Phil, that's really not true. In most thermals circling is best. Unless the plane has eyes, it doesn't know if it is going upwind or downwind, only that it is moving through the air. If it's moving through the air at a steady speed, as in a circle, it won't rise or sink depending on which direction it's pointed in. Think of sitting in a balloon flying a glider around yourself. The problem is that when you are on the ground, you are moving relative to the air that the glider is in. It's like driving past a merry go round.
In sloping the hill causes the air to be doing different things behind it and in front of it. There are also situations where the air on one side of the circle is doing different things than the other side, as when your circle is not centered on the thermal.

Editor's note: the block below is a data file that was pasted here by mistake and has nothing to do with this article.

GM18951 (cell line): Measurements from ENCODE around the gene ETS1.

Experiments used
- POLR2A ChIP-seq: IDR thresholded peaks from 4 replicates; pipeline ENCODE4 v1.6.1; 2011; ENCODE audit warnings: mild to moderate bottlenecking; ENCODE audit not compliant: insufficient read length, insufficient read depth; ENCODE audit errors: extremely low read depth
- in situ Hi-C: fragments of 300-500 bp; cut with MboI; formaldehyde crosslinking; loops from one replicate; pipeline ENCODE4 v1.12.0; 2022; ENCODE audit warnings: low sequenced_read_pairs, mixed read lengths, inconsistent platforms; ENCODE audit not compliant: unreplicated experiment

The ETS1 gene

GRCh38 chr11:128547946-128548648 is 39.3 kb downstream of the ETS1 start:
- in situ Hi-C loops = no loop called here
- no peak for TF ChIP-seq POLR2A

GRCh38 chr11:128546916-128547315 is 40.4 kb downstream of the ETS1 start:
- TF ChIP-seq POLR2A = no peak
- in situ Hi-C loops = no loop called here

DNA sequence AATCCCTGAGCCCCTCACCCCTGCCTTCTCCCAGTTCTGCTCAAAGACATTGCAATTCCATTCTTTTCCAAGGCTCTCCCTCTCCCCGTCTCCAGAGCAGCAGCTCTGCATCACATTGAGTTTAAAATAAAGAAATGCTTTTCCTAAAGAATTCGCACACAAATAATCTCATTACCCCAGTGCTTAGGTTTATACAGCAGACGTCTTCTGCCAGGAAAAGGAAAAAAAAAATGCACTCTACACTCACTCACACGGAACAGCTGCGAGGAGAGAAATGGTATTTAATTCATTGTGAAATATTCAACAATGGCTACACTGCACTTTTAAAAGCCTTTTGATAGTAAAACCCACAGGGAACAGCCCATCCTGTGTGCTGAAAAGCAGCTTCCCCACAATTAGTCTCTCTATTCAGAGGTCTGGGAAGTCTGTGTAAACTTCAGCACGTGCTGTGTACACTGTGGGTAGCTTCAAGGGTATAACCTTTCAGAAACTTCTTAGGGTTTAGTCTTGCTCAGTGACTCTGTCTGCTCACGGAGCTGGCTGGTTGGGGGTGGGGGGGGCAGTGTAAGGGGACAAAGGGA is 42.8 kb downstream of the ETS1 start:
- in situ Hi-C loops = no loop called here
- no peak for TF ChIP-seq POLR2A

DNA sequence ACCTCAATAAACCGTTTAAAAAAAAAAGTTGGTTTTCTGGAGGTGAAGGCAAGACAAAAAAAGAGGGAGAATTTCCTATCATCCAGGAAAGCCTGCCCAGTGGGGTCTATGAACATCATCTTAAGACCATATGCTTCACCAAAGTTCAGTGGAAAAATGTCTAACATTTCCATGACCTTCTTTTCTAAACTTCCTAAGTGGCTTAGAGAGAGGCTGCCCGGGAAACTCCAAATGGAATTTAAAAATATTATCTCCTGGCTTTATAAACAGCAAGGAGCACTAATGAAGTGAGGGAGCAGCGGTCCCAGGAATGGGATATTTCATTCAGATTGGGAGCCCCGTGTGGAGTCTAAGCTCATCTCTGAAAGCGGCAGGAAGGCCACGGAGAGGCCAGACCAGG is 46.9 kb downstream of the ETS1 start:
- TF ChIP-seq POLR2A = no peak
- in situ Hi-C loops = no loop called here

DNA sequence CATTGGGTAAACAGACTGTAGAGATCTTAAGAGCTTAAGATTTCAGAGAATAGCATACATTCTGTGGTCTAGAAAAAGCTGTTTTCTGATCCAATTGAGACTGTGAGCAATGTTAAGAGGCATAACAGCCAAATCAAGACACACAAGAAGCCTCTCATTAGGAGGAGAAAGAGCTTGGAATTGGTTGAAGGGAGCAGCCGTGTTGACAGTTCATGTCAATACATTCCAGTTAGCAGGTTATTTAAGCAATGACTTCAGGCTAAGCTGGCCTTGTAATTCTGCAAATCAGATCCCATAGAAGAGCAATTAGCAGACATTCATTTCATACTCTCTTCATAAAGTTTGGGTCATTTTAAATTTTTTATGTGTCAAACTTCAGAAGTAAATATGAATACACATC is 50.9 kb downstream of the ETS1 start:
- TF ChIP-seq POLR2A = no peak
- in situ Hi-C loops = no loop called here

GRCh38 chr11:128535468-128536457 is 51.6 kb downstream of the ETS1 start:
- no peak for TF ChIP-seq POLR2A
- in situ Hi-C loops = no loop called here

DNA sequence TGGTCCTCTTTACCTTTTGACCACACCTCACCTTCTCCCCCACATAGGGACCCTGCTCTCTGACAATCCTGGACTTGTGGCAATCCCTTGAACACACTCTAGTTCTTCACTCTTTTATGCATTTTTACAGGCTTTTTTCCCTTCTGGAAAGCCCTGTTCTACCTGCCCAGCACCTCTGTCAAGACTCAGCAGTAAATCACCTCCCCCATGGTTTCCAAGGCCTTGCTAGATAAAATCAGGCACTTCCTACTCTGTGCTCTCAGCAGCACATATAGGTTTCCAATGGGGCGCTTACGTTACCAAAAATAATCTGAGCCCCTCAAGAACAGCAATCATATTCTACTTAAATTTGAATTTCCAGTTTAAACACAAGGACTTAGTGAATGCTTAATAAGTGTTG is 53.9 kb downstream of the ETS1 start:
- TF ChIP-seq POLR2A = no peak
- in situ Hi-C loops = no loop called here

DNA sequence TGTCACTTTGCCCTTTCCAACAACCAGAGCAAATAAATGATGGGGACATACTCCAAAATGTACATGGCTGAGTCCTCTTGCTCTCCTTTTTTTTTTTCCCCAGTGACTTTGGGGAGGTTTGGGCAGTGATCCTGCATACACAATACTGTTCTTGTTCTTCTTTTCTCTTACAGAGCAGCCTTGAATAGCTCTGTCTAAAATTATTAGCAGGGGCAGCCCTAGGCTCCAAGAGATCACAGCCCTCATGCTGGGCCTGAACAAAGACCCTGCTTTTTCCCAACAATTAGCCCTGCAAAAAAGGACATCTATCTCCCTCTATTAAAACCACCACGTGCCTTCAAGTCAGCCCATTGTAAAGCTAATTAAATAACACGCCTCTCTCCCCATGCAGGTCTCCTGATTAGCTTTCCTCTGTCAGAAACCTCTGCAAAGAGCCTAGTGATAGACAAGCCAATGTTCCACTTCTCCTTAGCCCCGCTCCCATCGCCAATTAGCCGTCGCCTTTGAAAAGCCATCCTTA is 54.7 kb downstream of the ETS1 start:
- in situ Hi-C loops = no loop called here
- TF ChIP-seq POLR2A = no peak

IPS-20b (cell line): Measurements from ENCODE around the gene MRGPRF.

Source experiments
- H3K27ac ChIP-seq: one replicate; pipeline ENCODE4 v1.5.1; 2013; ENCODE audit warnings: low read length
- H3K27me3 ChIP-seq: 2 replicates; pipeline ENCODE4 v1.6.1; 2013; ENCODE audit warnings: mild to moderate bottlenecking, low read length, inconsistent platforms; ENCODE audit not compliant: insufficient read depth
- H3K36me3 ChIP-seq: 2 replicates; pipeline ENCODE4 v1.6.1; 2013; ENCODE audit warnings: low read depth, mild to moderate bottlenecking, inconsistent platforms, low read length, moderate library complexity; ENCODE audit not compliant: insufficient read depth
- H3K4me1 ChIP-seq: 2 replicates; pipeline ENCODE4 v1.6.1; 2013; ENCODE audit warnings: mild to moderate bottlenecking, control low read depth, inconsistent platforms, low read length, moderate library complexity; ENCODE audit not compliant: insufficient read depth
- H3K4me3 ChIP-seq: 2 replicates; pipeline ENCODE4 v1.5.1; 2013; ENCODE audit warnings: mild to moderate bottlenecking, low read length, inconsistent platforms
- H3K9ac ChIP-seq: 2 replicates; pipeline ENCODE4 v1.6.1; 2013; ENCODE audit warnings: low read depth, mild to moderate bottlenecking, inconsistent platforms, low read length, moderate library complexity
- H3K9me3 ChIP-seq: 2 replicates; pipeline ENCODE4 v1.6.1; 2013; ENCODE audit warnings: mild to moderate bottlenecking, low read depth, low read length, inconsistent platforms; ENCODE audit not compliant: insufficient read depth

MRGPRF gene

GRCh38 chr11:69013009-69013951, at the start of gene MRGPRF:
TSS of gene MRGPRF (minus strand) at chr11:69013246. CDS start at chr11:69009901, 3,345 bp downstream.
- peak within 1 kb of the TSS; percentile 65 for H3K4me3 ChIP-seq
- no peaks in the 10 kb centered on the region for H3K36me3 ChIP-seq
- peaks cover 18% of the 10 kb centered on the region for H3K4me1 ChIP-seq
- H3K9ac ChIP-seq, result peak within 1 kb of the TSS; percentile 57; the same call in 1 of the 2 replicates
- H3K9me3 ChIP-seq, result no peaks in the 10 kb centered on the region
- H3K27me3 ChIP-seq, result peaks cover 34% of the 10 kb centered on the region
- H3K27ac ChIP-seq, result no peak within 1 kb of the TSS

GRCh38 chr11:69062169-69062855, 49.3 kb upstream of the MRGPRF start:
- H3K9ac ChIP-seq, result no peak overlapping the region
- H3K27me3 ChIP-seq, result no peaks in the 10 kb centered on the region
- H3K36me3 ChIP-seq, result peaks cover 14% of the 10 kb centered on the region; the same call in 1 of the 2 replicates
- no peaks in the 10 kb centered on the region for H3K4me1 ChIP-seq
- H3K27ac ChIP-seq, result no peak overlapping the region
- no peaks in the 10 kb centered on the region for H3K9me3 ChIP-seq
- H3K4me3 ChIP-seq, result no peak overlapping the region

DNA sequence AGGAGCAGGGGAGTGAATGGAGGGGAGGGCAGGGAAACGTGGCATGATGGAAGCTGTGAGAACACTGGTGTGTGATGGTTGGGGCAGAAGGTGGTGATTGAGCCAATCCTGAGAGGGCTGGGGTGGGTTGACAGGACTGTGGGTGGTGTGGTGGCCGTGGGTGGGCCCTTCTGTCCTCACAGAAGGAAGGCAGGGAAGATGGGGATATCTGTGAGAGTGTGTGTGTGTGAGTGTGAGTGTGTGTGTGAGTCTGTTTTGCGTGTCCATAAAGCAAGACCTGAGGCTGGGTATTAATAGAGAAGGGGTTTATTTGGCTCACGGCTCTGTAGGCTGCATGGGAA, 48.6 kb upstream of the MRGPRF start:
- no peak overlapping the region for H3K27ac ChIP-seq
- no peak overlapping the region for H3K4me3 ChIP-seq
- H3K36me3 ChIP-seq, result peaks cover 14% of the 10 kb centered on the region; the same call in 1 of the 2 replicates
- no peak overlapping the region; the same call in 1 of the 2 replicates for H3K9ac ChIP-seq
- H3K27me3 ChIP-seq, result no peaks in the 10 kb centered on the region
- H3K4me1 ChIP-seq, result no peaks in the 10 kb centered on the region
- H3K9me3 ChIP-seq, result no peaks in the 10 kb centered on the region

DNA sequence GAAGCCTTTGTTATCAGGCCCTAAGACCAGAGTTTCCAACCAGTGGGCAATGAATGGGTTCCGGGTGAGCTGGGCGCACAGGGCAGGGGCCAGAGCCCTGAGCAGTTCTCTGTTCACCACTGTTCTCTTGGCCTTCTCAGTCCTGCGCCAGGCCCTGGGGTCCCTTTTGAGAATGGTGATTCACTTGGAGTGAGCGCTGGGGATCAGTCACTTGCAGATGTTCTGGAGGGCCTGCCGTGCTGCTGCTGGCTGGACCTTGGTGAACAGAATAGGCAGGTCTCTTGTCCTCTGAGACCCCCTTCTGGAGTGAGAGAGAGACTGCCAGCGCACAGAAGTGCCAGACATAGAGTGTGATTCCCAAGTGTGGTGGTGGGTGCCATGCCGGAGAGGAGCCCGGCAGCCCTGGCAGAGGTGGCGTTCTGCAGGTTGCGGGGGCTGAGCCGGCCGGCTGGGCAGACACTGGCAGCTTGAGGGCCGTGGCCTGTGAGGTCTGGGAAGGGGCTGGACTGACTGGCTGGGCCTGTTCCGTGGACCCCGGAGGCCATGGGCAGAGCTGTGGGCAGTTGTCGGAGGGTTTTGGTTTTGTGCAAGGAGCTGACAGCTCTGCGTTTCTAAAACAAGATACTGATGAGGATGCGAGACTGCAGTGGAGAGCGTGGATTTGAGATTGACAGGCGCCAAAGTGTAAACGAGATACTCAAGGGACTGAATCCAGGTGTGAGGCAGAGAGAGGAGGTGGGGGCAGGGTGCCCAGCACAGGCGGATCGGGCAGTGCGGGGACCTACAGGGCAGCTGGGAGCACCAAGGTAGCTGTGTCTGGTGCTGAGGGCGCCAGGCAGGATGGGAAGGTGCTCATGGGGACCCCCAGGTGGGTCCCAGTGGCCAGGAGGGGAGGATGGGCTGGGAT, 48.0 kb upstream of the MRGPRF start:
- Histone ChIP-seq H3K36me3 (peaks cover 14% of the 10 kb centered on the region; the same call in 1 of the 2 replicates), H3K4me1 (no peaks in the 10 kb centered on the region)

Besides the lack of lift, at many slope soaring sites, particularly ones where the edge of the hill is sharp, the air behind the crest of the hill is all stirred up, at least down low. This is usually called rotor. You can get this just downwind of a line of trees as well.
Check out this gorgeous photo that Paul Naton put on line:
This would be fantastic slope soaring if you had the penthouse suite. However, landings would be tough. You'd have to catch it right at the edge, where there's a whole lot of lift to descend through, or land on the beach. If you tried to land on the roof, you'd get below that nice smooth curve and you'd find the air all stirred up.